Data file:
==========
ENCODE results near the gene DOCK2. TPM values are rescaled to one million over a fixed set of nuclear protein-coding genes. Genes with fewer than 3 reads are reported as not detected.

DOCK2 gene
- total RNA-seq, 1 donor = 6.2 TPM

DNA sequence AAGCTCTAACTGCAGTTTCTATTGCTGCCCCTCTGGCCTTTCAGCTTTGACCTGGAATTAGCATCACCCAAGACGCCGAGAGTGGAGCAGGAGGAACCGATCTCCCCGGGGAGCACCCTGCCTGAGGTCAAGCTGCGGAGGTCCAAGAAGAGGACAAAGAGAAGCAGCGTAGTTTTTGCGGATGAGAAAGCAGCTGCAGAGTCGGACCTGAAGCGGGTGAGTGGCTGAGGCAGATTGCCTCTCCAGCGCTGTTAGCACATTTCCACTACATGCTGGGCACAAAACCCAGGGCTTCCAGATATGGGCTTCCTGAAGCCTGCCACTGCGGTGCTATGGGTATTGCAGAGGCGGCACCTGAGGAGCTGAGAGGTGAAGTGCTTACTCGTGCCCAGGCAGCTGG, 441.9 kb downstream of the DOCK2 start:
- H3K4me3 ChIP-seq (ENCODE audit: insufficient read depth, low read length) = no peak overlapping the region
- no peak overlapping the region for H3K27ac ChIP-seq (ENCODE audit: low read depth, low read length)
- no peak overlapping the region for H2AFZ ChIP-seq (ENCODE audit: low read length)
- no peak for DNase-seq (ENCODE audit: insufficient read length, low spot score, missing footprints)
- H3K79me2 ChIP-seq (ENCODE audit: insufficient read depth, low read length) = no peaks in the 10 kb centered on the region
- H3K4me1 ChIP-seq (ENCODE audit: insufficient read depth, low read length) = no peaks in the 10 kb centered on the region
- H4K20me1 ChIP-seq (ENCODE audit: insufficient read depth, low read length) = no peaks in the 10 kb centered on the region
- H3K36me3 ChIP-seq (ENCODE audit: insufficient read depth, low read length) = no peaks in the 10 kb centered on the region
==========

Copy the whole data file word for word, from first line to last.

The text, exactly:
ENCODE results near the gene DOCK2. TPM values are rescaled to one million over a fixed set of nuclear protein-coding genes. Genes with fewer than 3 reads are reported as not detected.

DOCK2 gene
- total RNA-seq, 1 donor = 6.2 TPM

DNA sequence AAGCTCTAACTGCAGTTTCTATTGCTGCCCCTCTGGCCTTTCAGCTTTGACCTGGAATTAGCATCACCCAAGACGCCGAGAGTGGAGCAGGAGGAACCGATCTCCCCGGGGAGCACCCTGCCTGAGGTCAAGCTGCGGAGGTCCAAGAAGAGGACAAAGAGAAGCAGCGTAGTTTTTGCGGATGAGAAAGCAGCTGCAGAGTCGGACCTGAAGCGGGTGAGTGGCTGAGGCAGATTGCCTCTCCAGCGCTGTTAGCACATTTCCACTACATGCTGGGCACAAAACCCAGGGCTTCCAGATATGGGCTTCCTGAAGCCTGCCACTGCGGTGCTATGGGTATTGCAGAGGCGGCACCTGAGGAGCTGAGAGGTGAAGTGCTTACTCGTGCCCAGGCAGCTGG, 441.9 kb downstream of the DOCK2 start:
- H3K4me3 ChIP-seq (ENCODE audit: insufficient read depth, low read length) = no peak overlapping the region
- no peak overlapping the region for H3K27ac ChIP-seq (ENCODE audit: low read depth, low read length)
- no peak overlapping the region for H2AFZ ChIP-seq (ENCODE audit: low read length)
- no peak for DNase-seq (ENCODE audit: insufficient read length, low spot score, missing footprints)
- H3K79me2 ChIP-seq (ENCODE audit: insufficient read depth, low read length) = no peaks in the 10 kb centered on the region
- H3K4me1 ChIP-seq (ENCODE audit: insufficient read depth, low read length) = no peaks in the 10 kb centered on the region
- H4K20me1 ChIP-seq (ENCODE audit: insufficient read depth, low read length) = no peaks in the 10 kb centered on the region
- H3K36me3 ChIP-seq (ENCODE audit: insufficient read depth, low read length) = no peaks in the 10 kb centered on the region